Posted by: Thedrdonna | Feb 19, 2014 9:41:36 AM


  18. We've been told for years by "reliable scientific sources" that being gay is itself a condemnation to a short, emotionally stunted and wretched life beset by all kinds of diseases, both mental and physical. That's "proven" to be true wherever gross sex deviant live, repressive or supportive.

    Posted by: gregorybrown | Feb 19, 2014 10:39:18 AM


  19. @HOMO GENIUS Some of our lesbian sisters don't like to be called "gay". Nice to see that TW is caving in to all the huffy homos who want to drop those pesky and troublesome trans people from the movement for civil equality. LGB? Has a nice ring to it. I'm sure Rick, Jason, et al will be quite pleased.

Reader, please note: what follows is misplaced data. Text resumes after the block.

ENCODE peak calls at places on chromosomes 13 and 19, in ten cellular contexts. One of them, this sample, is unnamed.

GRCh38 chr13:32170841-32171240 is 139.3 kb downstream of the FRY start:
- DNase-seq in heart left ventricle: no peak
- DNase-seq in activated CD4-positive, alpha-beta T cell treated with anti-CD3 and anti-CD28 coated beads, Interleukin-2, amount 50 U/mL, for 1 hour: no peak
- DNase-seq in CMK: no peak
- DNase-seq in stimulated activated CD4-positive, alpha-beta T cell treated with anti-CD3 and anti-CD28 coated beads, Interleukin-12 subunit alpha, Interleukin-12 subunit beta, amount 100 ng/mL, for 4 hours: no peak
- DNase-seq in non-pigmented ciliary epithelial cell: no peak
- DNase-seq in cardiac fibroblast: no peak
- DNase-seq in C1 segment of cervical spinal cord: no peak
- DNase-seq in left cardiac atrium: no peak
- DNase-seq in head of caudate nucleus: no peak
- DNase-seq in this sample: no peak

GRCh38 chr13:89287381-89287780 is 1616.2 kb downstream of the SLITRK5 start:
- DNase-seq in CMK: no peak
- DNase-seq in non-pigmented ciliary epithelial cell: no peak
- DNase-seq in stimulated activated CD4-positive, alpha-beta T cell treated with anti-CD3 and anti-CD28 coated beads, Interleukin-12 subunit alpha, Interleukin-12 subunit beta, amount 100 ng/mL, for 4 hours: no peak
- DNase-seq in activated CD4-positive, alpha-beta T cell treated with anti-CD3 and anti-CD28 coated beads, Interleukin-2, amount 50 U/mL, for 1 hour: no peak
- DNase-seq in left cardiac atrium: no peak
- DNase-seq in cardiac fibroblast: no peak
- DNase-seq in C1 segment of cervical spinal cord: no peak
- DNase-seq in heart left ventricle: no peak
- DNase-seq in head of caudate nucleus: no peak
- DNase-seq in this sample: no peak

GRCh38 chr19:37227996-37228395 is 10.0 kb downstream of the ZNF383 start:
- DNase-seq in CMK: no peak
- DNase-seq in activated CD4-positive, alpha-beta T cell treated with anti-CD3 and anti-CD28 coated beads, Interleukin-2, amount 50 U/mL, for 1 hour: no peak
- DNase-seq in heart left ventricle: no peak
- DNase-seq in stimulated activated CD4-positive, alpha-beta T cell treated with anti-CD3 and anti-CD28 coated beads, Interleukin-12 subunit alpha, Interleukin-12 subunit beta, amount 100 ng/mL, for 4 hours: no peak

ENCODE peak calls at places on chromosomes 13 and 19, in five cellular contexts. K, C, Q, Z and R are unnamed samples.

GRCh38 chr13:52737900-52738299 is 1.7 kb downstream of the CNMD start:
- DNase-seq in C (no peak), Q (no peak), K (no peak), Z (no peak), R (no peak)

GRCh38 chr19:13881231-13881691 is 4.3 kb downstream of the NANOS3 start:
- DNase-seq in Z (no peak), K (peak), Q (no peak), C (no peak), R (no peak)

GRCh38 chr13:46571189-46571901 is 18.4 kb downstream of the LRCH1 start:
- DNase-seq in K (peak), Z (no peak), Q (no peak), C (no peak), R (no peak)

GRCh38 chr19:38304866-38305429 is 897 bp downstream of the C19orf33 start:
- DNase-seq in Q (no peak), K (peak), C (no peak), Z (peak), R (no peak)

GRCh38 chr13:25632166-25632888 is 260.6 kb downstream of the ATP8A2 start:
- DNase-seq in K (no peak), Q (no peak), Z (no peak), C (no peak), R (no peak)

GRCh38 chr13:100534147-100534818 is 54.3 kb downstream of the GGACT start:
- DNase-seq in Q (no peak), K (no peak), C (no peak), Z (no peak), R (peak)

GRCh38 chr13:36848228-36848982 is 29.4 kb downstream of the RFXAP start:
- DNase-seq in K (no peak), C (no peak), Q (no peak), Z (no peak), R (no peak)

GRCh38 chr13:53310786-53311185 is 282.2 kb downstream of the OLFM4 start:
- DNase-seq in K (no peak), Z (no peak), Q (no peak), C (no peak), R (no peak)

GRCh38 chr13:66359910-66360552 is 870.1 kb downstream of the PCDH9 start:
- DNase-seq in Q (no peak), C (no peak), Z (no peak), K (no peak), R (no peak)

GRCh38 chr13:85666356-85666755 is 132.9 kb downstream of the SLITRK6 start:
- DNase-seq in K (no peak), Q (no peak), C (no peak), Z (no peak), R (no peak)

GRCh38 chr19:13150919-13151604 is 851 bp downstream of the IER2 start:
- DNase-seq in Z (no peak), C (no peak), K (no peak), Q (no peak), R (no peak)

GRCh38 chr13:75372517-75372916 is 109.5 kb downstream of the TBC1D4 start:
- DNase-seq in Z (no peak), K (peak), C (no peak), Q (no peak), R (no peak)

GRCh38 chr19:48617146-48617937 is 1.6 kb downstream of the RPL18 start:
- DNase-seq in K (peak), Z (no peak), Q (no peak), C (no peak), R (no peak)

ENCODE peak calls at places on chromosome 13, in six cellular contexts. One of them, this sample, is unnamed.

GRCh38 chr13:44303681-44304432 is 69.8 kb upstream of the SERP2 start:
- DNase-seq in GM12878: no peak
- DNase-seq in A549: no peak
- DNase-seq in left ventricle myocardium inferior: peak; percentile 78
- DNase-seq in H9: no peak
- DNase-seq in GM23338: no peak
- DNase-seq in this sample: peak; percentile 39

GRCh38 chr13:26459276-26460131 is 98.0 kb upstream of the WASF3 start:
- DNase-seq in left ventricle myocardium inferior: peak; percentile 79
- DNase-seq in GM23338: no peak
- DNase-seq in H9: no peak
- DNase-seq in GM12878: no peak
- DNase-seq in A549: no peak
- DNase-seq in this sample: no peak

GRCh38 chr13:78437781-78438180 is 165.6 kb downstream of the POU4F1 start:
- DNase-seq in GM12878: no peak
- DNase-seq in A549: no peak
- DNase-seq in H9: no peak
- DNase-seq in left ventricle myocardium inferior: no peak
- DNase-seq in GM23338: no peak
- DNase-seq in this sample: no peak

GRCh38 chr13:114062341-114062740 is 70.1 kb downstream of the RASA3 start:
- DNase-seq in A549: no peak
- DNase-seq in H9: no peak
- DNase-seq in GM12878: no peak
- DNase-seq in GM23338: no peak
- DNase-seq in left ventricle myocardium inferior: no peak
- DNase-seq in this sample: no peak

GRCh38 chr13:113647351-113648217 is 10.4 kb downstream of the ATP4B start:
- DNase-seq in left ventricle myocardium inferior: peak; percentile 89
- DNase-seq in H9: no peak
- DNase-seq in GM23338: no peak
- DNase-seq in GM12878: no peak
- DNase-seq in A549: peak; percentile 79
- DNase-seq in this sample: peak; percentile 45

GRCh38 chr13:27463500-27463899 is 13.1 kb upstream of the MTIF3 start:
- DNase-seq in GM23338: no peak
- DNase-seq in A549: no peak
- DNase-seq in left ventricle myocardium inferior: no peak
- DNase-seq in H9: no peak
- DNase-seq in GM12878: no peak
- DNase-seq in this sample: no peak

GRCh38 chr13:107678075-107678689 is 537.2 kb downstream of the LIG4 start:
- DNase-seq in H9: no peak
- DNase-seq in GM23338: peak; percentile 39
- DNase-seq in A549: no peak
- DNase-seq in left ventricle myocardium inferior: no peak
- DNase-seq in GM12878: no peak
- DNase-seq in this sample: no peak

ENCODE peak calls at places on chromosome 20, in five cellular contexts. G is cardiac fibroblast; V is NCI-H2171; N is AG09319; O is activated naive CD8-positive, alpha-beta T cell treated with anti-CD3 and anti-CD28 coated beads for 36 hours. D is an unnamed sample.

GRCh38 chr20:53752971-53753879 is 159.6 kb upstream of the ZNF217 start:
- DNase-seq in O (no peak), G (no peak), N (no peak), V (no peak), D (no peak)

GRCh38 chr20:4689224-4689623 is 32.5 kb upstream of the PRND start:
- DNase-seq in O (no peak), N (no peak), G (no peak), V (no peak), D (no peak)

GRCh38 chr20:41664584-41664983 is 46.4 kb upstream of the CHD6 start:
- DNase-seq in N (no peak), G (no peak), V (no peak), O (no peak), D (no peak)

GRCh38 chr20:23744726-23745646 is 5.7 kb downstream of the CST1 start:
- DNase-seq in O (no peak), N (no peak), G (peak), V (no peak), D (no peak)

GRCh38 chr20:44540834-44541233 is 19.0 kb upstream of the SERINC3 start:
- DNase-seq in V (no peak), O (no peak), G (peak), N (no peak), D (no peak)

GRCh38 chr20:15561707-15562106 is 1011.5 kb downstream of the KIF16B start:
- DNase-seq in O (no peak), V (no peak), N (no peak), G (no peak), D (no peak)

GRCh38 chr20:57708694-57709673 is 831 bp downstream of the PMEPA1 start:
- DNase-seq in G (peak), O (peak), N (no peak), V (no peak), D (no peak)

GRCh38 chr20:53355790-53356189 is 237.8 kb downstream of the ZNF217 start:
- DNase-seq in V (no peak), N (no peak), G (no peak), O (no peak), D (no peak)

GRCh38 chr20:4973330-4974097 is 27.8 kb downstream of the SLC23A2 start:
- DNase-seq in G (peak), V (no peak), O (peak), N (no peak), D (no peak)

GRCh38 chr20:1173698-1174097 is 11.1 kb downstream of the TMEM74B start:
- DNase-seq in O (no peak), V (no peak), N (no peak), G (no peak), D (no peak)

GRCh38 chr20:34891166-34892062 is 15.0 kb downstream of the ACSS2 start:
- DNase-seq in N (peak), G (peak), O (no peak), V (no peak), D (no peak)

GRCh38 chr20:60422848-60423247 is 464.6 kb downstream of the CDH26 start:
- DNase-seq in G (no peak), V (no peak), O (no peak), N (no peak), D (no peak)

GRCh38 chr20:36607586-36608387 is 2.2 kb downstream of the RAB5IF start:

Posted by: jamal49 | Feb 19, 2014 12:27:37 PM


  20. Stress kills. Living somewhere that you're constantly immersed in negative propaganda about yourself is very, very stressful.

    This is news ?

    Posted by: Pookie | Feb 19, 2014 12:29:39 PM


  21. Jamal, I think it's phrased that way because the study exclusively focused on homosexuality. It would be worse if they used LGBT when the study specifically doesn't include trans people. To be fair, maybe trans folks weren't included in the study because they couldn't find anywhere that was significantly accepting of trans people.

    Posted by: Thedrdonna | Feb 19, 2014 12:49:32 PM


  22. Pookie, it's not news, it's data. Can't hurt when you want to win an argument...such as "that's not happening"...."prove it"...or "it's all in your head".

    Posted by: Mark | Feb 19, 2014 1:20:07 PM